Ground leases are different things to different people and carry a varying set of pros and cons. Below, we look into the types of ground leases, what they are, and how they work. Depending on your view looking in- whether you are a landlord, property owner, or potential investor, a ground lease takes on a whole new meaning.

What Is a Ground Lease?

In a nutshell, a ground lease (also sometimes called a land lease) is an agreement between a person who owns the land and a person who wants to build a property. The investor or property developer pays the landowner a monthly rent for the right to build there.

Specific agreements vary in both value and time-frame, and the final outcome can go several ways depending on the interests of the parties involved.

How Do They Work?

The first step is for an investor to find a piece of land they wish to develop on and approach the owner with terms. A land lease agreement hands over the right to build on the ground over a set number of years, but all land improvements at the end of the lease and the property of the landlord.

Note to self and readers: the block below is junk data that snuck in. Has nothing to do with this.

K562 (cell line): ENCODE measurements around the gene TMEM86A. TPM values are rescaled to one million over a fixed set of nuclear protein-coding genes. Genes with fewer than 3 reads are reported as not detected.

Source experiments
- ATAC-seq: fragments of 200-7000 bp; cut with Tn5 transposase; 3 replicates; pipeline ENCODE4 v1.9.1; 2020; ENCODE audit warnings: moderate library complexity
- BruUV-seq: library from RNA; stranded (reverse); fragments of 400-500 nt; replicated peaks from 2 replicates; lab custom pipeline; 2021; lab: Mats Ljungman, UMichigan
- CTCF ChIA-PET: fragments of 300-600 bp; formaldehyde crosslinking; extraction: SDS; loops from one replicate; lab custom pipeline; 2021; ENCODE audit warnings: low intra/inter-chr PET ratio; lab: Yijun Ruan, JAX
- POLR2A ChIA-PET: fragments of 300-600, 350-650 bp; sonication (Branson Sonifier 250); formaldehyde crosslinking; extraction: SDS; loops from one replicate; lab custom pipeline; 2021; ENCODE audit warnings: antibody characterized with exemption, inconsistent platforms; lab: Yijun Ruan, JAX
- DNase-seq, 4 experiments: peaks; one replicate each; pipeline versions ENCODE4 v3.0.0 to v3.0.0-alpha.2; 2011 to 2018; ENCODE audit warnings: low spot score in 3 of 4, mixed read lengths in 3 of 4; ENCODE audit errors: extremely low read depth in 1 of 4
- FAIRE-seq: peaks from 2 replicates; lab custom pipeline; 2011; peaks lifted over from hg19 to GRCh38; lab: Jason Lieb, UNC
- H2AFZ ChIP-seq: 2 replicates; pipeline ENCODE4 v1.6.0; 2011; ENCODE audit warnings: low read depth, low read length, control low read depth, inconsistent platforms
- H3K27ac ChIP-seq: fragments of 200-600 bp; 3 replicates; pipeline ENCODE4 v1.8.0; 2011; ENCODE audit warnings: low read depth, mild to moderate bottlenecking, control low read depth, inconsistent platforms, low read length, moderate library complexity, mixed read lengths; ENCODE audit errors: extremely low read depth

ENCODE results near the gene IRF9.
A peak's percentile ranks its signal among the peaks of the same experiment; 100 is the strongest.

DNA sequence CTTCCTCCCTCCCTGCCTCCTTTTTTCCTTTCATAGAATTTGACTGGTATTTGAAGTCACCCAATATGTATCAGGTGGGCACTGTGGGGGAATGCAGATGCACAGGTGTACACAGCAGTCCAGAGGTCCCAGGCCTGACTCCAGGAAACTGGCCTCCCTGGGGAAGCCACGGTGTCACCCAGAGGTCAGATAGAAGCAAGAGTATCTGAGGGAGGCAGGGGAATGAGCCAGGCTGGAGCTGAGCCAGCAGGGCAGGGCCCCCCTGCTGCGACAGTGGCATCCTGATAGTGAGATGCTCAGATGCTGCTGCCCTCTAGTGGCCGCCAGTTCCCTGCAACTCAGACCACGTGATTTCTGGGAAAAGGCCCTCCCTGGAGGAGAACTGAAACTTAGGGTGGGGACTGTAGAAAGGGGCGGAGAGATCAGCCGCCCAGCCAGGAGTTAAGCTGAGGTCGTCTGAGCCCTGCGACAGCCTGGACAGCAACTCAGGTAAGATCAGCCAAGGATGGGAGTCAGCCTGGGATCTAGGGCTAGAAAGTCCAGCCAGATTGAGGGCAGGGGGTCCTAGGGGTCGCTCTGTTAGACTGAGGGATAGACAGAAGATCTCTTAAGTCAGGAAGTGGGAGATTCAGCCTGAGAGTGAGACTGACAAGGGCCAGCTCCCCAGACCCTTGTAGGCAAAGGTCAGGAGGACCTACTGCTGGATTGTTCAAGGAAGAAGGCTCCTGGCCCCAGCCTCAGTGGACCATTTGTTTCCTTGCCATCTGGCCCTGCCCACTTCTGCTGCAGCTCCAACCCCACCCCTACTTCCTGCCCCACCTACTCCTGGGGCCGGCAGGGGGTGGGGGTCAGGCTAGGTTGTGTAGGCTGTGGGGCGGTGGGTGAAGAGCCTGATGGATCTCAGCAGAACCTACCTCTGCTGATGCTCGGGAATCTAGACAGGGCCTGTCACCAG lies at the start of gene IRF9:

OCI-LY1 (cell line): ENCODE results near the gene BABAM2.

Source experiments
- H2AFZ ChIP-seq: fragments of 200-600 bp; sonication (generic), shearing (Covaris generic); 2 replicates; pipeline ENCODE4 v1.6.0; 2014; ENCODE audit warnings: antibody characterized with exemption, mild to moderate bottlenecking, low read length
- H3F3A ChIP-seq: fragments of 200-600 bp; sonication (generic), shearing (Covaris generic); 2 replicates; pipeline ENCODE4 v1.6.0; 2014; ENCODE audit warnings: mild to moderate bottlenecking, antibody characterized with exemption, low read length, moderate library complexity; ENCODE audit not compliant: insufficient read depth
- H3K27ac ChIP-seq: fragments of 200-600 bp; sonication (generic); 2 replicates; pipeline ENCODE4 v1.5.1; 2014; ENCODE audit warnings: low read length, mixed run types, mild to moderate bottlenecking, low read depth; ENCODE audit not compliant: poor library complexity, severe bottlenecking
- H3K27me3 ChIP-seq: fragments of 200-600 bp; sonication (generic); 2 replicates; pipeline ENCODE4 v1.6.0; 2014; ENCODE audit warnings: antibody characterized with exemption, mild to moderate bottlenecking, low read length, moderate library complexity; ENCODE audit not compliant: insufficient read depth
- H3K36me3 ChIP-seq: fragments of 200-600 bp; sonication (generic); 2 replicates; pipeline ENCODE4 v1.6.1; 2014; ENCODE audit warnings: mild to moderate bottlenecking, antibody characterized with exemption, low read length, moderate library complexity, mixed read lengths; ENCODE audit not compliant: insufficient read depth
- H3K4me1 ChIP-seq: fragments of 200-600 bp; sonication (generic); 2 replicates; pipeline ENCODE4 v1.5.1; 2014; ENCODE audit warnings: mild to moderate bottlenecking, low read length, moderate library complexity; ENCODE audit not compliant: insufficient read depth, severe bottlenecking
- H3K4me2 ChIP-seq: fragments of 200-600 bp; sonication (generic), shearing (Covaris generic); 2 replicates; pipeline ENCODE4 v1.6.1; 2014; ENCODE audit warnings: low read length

They are usually long-term leases spread out over at least 50 years, meaning the owner of the leased land has a steady income from the rent the developer or tenant pays.

The ground lease defines exactly who owns the property and who owns the land during the lease term. It also dictates who is responsible for the tax burden and any legal issues that may arise during the construction. Usually, it is the property owner who takes on this responsibility.

Types of Ground Lease: Subordinated VS Unsubordinated